Having Conversations Full of Grace and Seasoned with Salt: Advice to the Christian Debater
by Jonathan McLatchie
In his letter to the Colossians, the Apostle Paul instructs his readers to “Let your speech always be gracious, seasoned with salt, so that you may know how you ought to answer each person,” (Colossians 4:6). I have found this advice to be invaluable in the context of debate, an activity in which many of us in the apologetics community participate.
Recently, I have had the opportunity to be involved in a few radio debates. In such situations, it is so important to always exemplify an attitude of humility and graciousness. Too often, regrettably, I have seen people (believer and unbeliever alike) attempt to disparage people on the other side of the argument. For the Christian, I firmly believe that the purpose behind debating is not simply to win an argument. Let me say that again: The purpose of debating, for the believer, is not simply to win an argument. It is possible that one successfully win an argument while failing to win the audience or one’s interlocutor. There are souls on the line. A message of love should thus be clearly conveyed — through the words we speak, through our conduct and mannerisms, and through our devotion to the message of the cross. It is so easy to let our Christian apologetics be reduced to nothing more than an intellectual pursuit, or a way to bolster one’s own ego. But as the Apostle Paul wrote in 1 Corinthians 13:2,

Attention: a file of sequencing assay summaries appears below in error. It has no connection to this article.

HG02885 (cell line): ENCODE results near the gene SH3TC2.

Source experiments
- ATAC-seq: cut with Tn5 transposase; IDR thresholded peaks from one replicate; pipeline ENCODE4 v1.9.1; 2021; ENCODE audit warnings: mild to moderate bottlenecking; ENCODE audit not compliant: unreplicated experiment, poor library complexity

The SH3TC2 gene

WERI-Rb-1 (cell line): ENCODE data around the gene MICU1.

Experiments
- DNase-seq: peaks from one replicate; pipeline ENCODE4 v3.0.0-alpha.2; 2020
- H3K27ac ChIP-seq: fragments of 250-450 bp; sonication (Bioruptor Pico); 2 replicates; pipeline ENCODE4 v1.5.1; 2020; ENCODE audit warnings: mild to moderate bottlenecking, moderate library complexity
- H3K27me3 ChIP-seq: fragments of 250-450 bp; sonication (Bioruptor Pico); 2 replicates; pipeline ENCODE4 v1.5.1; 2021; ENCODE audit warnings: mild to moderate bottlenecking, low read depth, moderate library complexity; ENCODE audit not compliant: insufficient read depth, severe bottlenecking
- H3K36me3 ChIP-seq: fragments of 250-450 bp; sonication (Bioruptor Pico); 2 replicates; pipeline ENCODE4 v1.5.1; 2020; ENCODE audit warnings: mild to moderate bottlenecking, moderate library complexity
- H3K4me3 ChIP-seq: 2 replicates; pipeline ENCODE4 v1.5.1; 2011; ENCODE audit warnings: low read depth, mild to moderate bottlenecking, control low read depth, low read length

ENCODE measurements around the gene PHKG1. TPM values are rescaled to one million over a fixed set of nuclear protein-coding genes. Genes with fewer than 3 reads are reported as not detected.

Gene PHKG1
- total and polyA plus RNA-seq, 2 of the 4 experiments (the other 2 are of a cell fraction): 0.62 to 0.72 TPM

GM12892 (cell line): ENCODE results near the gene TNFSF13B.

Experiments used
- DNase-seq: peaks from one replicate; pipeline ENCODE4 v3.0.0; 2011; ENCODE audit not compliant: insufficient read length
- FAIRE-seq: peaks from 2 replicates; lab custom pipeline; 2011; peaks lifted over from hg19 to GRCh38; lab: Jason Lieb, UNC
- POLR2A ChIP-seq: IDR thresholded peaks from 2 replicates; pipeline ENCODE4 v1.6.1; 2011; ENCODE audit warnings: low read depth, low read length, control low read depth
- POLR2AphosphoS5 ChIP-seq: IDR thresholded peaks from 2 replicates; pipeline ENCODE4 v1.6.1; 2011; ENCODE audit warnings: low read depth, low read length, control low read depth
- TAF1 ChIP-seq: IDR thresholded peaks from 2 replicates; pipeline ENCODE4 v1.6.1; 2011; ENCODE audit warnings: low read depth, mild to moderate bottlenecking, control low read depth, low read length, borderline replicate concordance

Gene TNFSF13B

If I have prophetic powers, and understand all mysteries and all knowledge, and if I have all faith, so as to remove mountains, but have not love, I am nothing.
Having a tremendous stock of knowledge will do you, or anybody else, no good if you have not love. Each opponent whom you face, and each person who observes and watches you debate, is an individual precious soul, desperately in need of Christ. If you view them as such then your conduct during and after debate will reflect that.
If we are honest, there can sometimes be…
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